The New York Times, January 31, 2014
By A.J. Jacobs
I LOVE my family, but I’m glad I don’t have to buy birthday presents for all my cousins. I’d be bankrupt within a week.
My family tree sprawls far and wide. It’s not even a tree, really. More like an Amazonian forest. At last count, it was up to nearly 75 million family members. In fact, there’s a good chance you’re on some far-flung branch of my tree, and if you aren’t, you probably will be soon. It’s not really my tree. It’s our tree.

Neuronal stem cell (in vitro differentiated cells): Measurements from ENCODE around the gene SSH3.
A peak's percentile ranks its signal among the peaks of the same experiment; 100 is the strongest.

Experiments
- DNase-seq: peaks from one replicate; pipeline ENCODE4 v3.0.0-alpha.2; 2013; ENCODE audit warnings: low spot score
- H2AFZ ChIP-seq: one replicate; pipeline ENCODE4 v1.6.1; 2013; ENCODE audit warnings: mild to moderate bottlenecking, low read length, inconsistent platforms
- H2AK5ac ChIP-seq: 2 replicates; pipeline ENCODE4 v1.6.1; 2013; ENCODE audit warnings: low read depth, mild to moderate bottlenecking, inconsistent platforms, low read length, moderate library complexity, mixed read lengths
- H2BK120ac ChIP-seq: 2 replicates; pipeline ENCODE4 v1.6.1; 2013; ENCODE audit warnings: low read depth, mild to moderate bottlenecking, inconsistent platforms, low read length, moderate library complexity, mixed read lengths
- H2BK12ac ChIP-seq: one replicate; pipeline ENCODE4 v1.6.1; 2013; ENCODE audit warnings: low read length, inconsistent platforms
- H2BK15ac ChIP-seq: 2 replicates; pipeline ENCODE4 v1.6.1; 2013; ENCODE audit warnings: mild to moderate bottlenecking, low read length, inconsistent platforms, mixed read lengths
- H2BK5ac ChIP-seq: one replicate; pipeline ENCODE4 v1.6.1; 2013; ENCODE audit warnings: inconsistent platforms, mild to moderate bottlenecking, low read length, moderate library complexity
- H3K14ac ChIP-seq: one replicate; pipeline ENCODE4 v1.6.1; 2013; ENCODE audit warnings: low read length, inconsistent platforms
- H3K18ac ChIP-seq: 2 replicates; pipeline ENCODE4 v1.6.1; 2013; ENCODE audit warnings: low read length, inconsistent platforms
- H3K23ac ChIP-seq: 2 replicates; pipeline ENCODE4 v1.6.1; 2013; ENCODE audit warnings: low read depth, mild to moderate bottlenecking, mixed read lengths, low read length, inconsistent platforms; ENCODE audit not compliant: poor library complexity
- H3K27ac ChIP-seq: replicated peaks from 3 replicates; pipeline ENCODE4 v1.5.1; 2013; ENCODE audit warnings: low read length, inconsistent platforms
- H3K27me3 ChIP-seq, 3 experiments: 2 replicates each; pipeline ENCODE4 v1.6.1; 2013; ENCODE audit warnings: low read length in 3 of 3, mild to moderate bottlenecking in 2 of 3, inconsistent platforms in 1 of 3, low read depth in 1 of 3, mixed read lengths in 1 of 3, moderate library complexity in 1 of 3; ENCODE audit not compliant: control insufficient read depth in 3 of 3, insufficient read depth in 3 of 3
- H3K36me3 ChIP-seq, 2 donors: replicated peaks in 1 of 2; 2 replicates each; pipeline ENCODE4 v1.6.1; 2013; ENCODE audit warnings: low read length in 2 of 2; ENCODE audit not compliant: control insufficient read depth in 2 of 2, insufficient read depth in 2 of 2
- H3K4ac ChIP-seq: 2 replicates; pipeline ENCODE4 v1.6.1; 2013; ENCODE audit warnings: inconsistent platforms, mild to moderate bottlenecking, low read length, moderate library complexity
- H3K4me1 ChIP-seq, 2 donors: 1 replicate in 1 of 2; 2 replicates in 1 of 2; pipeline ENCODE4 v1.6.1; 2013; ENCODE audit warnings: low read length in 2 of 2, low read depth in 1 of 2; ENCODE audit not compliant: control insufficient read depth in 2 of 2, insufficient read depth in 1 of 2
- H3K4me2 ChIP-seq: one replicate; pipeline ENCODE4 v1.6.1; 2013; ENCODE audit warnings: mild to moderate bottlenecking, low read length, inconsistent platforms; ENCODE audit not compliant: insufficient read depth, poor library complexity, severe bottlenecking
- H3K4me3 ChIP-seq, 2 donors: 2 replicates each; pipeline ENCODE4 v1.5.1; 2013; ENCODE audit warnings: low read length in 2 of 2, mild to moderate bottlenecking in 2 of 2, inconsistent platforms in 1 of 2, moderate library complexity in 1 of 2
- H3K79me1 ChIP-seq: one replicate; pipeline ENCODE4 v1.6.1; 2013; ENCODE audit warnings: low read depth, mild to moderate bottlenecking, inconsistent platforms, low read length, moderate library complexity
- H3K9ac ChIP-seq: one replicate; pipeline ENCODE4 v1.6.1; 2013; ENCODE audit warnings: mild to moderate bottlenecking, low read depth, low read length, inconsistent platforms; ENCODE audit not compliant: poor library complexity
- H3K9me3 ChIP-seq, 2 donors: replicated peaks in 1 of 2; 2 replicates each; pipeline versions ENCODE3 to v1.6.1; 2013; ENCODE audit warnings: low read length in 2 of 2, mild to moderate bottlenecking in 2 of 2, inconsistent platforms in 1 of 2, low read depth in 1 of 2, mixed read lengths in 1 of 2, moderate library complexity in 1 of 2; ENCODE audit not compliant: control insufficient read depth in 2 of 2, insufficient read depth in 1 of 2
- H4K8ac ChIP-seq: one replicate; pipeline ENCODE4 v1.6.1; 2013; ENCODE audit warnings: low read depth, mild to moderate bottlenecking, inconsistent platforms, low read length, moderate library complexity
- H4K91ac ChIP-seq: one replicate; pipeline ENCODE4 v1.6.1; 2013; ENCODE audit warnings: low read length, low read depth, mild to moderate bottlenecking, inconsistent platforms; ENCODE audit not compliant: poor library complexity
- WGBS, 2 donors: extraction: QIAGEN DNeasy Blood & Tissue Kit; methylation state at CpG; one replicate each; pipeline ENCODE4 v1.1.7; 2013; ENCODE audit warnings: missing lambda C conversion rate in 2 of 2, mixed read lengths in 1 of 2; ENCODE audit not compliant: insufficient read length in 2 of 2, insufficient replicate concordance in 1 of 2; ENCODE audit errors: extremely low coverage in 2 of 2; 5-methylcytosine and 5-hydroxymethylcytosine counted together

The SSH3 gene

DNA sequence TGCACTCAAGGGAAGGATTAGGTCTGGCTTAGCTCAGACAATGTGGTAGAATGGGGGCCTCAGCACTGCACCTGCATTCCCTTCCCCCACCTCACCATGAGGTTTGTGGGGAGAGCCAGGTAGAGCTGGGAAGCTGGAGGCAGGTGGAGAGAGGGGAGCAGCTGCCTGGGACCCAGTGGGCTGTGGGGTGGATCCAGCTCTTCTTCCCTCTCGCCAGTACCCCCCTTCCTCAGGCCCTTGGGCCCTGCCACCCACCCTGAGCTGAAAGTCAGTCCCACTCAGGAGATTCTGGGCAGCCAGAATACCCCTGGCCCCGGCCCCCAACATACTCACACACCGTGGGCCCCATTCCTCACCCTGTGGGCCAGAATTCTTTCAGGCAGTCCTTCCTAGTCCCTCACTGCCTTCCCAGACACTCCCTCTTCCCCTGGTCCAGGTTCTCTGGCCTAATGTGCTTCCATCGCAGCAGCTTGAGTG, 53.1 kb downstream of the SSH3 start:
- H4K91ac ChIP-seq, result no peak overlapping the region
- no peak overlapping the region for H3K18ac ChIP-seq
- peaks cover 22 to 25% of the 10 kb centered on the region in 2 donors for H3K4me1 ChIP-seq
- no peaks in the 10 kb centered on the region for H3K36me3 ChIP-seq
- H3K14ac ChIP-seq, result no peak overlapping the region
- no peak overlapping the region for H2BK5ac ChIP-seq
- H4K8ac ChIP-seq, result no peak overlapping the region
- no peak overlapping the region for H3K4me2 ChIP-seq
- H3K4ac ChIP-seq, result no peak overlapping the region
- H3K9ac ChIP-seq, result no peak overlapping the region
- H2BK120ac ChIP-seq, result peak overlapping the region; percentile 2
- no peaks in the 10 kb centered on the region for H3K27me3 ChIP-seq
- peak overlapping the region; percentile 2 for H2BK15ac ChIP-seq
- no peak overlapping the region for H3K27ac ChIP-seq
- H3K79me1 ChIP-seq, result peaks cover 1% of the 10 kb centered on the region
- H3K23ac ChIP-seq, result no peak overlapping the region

The previously staid world of genealogy is in the midst of a controversial revolution. A handful of websites have turbocharged family trees with a collaborative, Wikipedia-like approach. You upload your family tree, and then you can merge your tree with another tree that has a cousin in common. After that, you merge and merge again. This creates vast webs with hundreds of thousands — or millions — of cousins by blood and marriage, provided you think the links are accurate. One site, Geni, has what it calls the World Family Tree, with about 75 million relatives in more than 160 countries and all seven continents, including Antarctica.